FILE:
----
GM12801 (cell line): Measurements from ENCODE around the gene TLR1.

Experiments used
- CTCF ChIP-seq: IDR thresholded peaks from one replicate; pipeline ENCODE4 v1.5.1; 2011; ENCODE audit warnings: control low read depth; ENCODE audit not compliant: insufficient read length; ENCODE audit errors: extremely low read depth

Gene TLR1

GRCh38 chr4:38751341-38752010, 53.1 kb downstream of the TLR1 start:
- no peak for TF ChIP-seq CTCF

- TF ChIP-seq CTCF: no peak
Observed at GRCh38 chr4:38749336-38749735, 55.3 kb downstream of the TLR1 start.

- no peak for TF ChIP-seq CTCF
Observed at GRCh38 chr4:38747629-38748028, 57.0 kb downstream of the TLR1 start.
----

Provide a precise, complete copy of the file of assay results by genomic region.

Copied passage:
GM12801 (cell line): Measurements from ENCODE around the gene TLR1.

Experiments used
- CTCF ChIP-seq: IDR thresholded peaks from one replicate; pipeline ENCODE4 v1.5.1; 2011; ENCODE audit warnings: control low read depth; ENCODE audit not compliant: insufficient read length; ENCODE audit errors: extremely low read depth

Gene TLR1

GRCh38 chr4:38751341-38752010, 53.1 kb downstream of the TLR1 start:
- no peak for TF ChIP-seq CTCF

- TF ChIP-seq CTCF: no peak
Observed at GRCh38 chr4:38749336-38749735, 55.3 kb downstream of the TLR1 start.

- no peak for TF ChIP-seq CTCF
Observed at GRCh38 chr4:38747629-38748028, 57.0 kb downstream of the TLR1 start.